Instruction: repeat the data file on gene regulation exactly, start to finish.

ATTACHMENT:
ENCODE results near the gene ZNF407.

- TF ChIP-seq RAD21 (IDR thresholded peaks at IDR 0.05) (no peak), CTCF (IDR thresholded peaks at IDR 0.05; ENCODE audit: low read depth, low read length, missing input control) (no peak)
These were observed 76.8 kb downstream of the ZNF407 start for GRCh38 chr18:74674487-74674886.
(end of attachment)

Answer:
ENCODE results near the gene ZNF407.

- TF ChIP-seq RAD21 (IDR thresholded peaks at IDR 0.05) (no peak), CTCF (IDR thresholded peaks at IDR 0.05; ENCODE audit: low read depth, low read length, missing input control) (no peak)
These were observed 76.8 kb downstream of the ZNF407 start for GRCh38 chr18:74674487-74674886.